Massacre on the Field of Mars

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The events that took place on July 17, 1791 on the Paris "field of the Federation", like the field of Mars since the federation festival on July 14, 1790, the first anniversary of the storming of the Bastille , are described as bloodbaths or massacres on the Field of Mars has been. The signing of a Republican petition led to unrest that day, which the Mayor of Paris Jean-Sylvain Bailly and the Commander in Chief of the National Guard La Fayette bloodily suppressed.

root cause

The second anniversary of the storming of the Bastille, that symbol of state and monarchical arbitrariness, was overshadowed by ongoing discussions about King Louis XVI's attempted escape to Varennes . in June. Louis XVI had been suspended from office until further notice after his capture in Varennes. From the ranks of the radical Cordeliers , including Hébert , Danton and Marat , demands were made for his permanent removal. On Friday, July 15, however, the National Assembly decided to keep the king in office, a decision that the Jacobins , who had previously discussed a petition against Ludwig, also approved. The Cordeliers, however, did not allow themselves to be dissuaded from their point of view and laid out a republican petition for signature on the Field of Mars on the altar of the fatherland on Sunday, July 17th .


Already in the early morning two voyeurs were found under the altar of the fatherland who had drilled many small holes in the floor planks in order to be able to look under the skirts of the women during the signature campaign during the day. The rumor soon spread that the two had intended to blow up the altar of the fatherland, including the republican petition and the Cordeliers present , with a powder keg . She was taken to the section committee. When they got there, a mob hung them up on a lantern around 7 a.m.

At lunchtime, as the petition was about to be signed, city investigators went to the site and only found unarmed citizens to deal with the signatures. Convinced that nothing there would require the intervention of a law enforcement agency, they withdrew. At the same time, a division of the National Guard and artillery that had been posted in a side street after the morning incident were withdrawn. The troop movements created uncertainty, the heat of the day and the most varied of rumors intensified the situation.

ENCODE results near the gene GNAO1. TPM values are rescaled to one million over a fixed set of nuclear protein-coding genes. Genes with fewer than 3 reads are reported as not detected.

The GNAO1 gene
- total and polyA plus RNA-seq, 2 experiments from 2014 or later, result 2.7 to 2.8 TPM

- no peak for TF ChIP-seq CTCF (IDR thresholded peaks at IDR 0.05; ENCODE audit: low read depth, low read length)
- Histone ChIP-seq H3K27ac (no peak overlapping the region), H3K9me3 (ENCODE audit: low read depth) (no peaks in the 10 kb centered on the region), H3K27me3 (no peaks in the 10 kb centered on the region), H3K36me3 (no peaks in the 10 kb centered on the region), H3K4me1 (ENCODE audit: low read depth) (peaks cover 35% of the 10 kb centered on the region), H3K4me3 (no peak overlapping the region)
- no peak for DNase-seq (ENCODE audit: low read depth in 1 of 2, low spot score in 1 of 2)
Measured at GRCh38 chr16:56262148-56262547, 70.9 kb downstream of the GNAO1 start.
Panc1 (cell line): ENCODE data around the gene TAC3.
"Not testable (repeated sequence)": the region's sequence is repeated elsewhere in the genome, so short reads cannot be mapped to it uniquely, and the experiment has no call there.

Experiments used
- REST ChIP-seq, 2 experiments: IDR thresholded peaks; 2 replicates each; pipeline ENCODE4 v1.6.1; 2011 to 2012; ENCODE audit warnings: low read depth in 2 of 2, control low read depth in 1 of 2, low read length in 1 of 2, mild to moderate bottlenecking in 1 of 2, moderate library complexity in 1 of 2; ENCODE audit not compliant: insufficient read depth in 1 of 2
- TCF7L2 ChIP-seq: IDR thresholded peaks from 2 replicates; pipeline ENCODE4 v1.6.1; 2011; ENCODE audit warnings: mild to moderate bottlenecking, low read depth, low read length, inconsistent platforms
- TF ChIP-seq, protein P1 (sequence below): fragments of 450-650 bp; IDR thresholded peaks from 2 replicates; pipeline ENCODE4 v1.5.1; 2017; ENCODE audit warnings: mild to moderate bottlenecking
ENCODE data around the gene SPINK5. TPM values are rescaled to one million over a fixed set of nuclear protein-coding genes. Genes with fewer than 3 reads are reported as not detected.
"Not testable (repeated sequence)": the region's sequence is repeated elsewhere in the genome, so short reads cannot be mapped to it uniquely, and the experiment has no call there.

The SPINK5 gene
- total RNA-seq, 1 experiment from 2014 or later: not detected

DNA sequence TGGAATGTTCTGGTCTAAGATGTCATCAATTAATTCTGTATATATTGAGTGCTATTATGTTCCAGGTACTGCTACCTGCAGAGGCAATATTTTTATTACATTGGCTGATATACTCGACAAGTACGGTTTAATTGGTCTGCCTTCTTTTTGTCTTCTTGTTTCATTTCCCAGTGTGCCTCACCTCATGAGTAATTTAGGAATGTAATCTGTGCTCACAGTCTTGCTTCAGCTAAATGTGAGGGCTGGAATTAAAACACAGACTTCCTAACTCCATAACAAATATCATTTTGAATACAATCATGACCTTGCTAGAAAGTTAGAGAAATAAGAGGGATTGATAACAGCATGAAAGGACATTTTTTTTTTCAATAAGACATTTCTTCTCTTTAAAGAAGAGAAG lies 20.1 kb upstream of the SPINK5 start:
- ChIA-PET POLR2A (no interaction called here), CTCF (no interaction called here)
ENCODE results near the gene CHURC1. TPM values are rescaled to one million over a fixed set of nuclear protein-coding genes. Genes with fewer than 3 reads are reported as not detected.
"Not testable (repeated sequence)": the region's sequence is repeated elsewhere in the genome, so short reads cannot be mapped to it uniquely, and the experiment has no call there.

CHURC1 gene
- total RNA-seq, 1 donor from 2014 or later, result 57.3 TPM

By 6:00 p.m. the crowd had still not dispersed, whereupon a division of the National Guard deployed an artillery train led by General La Fayette. Mayor Bailly accompanied him. They carried the red flag with them, the symbol of an imminent deployment of troops. Suddenly a shot went off and La Fayette's hat was swept from her head. The soldiers responded with heavy gunfire, despite the general's orders to keep calm. Mass panic broke out in the assembled crowd . People crowded from the square on all sides. The soldiers, however, found themselves cornered and fired again.

The information on the actual number of victims varies considerably. While there was previously talk of hundreds of deaths, later studies revealed numbers between a dozen and 50.


La Fayette and Bailly were blamed for the July 17th massacre. They were accused of negligence and mischief . Some even believed they recognized tools of a royalist counter-revolution in them, which would have prevented the king by any means from being deposed by the petition to be signed. Both lost their popularity as a result of the events. At the same time the moderate side, of which they had been the leading representative, was weakened and the radical forces in France continued to gain power. The French Revolution continued.


  • Panon Desbassayns: Diary note about the incidents on the Field of Mars (July 17, 1791) . In: Chris E. Paschold (Ed.): The French Revolution. A reader with contemporary reports and documents . Reclam, Stuttgart 2000, ISBN 3-15-008535-7 .
  • Jacobin memorandum on the massacre on the Marsfeld (August 7, 1791) . In: The French Revolution. A reader with contemporary reports and documents . Reclam, Stuttgart 2000, ISBN 3-15-008535-7 .
  • David Andress: Massacre at the Champ De Mars: Popular Dissent and Political Culture in the French Revolution . Royal Historical Soc, 2000, ISBN 0-86193-247-1 (English).

Individual evidence

  1. - The French Revolution
  2. David Andress, The French Revolution and the people (English)
  3. ^ Albert Mathiez, Le Club des Cordeliers pendant la crise de Varennes et le massacre du Champ de Mars, Paris, Librairie ancienne Honoré Champion, 1910 (French)